Planning permission traps Part 1 – trees, wildlife, and conservation areas




While you may own the land, unfortunately you are not free to do whatever you like on it. In fact, there is a very lengthy document that outlines exactly what rules must be adhered to while planning to build on your land. This document is called the National Planning Policy Framework and a downloadable .pdf of the document can be found by clicking here [note: this link will take you to an official .gov.uk webpage]. To download the document right click on it with your mouse and choose Save as… in the list. I will summaries this document for easy consumption at a later date.

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There are several hidden obstacles when it comes to planning permission, and these will be split into two separate articles here on Build Your Own House UK. Part 1 will look at Tree Preservation Orders (TPO), Conservation Areas, and the impact of Wildlife, while Part 2 will look into Visibility Splays, Listed Buildings, Archaeology, and the influence of Local Design and Materials.

Tree Preservation Orders




You can understand if an ancient tree that has seen untold historical activities has some kind of protection placed on it. Of course this tree is more important than a new house. However, what is a little less understandable is that Tree Preservation Orders (aka TPOs) are placed on small and relatively new trees with girths of just 7.5cm. What is written next should be taken notice of, because it could save you immeasurable amounts of heartache in the future. Do not enquire directly if specific trees on your plot of land are covered by TPOs, because chances are that if they are not then the government will place a TPO on them before you can say “thanks for letting me know”.

You are in a bit of a catch 22 situation; you can’t just chop trees down in case they are protected, and if you enquire about specific trees new TPOs may be placed on them straight away. There is a potential lifesaving solution here, and this is what you should do. Ask your local council if you can look at the TPO register for your specific area. This is perfectly above board because TPOs are public records, and this even means you do not have to tell anyone why you want to look at them. If the trees on your plot are not protected, make sure you keep very quiet and go ahead and cut them down. This could save you a lot of problems.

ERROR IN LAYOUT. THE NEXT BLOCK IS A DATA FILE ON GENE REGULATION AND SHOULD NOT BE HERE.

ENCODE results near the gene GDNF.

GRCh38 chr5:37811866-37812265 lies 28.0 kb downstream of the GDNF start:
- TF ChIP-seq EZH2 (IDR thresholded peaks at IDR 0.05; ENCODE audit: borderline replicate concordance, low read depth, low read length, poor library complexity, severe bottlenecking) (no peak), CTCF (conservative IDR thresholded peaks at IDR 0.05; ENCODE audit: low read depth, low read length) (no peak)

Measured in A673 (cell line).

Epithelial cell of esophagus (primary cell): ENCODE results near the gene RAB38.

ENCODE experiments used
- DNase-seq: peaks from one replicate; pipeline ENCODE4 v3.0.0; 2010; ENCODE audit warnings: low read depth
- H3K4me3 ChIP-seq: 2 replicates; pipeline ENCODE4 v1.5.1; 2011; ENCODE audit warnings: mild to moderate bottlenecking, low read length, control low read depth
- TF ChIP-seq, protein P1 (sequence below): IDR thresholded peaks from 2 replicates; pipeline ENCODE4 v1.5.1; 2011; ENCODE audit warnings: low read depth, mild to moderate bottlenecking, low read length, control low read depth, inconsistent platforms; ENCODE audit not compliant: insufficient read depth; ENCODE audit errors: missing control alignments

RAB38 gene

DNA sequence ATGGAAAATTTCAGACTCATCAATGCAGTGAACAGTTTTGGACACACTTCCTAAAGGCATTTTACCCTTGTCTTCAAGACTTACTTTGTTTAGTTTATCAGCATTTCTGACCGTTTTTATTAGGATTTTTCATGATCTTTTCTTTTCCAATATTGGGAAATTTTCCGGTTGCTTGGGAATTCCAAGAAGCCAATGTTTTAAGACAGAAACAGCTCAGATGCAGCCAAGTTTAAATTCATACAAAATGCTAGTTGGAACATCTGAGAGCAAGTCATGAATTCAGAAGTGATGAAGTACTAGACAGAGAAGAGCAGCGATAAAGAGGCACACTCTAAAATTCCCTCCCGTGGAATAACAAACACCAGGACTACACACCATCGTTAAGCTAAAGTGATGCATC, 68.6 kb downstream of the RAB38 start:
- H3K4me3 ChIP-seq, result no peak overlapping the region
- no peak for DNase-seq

Local Wildlife

We all love wildlife and like to see birds in our back gardens. However, there are some groups of animals that you do not want to see if you are seeking planning permission, and to be honest, these are animals that most people are not normally particularly fond of. The 3 main animals you want to avoid are newts, slow worms, and bats because these are all protected and thus fall under strict protection legislation. If, for example you have bats you may be asked to install special bat-boxes for them, or if you have newts you may have to construct special protection structures. To make matters worse is that there actually does not always need to be direct sightings of these protected animals, and even if there is just a suspicion that they live on your land you will be hit with certain delays, and possibly expensive costs to ensure their habitat and safety is not jeopardised.

Conservation Areas

Conservation areas are sensitive regions of the country that are deemed important, and as such fall under a lot of red tape for those looking to develop properties and land. As a rule conservation area are historic or old regions of the country, or areas of particular national beauty, such as green areas within towns and cities. Should your development plot lie within one of these conservation zones you will almost certainly have a more difficult time of things.

You should be aware that you are buying in a conservation area, whether it be your legal advisors, or the fact the vendor makes it clear, usually because it is a good excuse for them to increase prices because people want to live in such areas. Generally, within conservation areas things are tied up in more red tape than in other areas of the country. Issues such as felling trees or knocking down walls will all be painstaking bureaucratic tasks that will take 10 times more effort than it should. This is the price you will have to pay to live in desirable regions of the country.

This concludes Part 1 of the Planning Permission Traps. You can carry and and read Part 2 here. Part 2 covers Visibility Splays, Listed Buildings, Archaeology, and the influence of Local Design and Materials.






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